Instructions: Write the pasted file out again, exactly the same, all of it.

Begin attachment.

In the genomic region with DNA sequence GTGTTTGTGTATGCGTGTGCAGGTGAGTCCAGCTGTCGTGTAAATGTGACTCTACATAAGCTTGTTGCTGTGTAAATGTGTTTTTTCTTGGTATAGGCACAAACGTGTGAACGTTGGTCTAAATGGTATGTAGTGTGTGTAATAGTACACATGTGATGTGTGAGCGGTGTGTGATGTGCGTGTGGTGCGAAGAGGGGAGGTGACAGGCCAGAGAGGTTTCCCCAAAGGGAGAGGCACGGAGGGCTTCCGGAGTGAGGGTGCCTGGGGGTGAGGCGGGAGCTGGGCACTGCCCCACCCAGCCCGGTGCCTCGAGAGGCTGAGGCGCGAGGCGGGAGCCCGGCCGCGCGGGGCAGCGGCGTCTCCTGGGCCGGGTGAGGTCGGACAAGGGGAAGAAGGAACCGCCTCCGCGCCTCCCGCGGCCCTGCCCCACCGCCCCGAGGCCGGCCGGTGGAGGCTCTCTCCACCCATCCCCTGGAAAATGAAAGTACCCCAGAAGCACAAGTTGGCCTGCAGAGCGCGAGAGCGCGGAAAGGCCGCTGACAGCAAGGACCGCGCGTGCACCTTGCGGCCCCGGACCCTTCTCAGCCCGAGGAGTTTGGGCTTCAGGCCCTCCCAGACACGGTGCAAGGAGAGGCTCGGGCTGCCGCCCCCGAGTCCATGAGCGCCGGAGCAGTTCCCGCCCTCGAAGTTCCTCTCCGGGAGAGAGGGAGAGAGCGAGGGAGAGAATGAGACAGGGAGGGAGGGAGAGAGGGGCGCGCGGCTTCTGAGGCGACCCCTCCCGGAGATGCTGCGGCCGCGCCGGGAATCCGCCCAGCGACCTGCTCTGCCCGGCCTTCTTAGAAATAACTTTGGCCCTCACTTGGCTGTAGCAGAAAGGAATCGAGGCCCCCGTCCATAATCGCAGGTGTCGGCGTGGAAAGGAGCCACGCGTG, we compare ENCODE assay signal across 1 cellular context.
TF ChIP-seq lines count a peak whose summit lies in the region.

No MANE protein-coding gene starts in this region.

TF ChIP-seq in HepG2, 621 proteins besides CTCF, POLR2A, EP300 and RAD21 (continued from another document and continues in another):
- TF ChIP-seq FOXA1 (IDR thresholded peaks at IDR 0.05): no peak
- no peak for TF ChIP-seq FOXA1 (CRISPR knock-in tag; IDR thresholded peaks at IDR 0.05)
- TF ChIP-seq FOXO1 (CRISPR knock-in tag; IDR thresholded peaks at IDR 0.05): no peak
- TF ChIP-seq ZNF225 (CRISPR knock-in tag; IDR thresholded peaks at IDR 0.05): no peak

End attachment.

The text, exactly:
In the genomic region with DNA sequence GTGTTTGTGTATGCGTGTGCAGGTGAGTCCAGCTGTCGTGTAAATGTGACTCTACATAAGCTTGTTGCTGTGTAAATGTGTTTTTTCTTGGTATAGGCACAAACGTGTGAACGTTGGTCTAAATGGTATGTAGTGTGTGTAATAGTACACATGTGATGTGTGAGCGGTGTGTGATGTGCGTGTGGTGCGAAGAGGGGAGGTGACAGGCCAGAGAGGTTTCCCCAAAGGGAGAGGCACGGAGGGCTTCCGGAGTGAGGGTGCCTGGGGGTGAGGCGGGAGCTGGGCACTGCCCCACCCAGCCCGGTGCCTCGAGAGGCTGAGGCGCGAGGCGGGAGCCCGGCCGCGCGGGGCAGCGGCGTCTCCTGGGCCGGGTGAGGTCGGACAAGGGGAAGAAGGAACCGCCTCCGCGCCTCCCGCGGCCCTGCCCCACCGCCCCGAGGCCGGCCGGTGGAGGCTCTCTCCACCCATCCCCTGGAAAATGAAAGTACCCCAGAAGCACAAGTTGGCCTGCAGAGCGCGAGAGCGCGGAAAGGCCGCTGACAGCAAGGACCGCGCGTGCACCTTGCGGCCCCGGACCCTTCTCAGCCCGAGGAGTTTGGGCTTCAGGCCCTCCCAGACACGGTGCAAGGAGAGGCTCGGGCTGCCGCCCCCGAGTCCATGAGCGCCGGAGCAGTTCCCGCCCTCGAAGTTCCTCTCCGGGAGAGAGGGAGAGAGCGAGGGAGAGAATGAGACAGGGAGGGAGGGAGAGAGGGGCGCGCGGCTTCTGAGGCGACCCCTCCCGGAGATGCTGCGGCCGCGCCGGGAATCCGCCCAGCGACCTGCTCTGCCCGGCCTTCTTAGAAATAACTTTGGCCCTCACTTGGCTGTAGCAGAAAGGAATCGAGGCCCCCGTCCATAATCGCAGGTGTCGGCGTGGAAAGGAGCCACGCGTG, we compare ENCODE assay signal across 1 cellular context.
TF ChIP-seq lines count a peak whose summit lies in the region.

No MANE protein-coding gene starts in this region.

TF ChIP-seq in HepG2, 621 proteins besides CTCF, POLR2A, EP300 and RAD21 (continued from another document and continues in another):
- TF ChIP-seq FOXA1 (IDR thresholded peaks at IDR 0.05): no peak
- no peak for TF ChIP-seq FOXA1 (CRISPR knock-in tag; IDR thresholded peaks at IDR 0.05)
- TF ChIP-seq FOXO1 (CRISPR knock-in tag; IDR thresholded peaks at IDR 0.05): no peak
- TF ChIP-seq ZNF225 (CRISPR knock-in tag; IDR thresholded peaks at IDR 0.05): no peak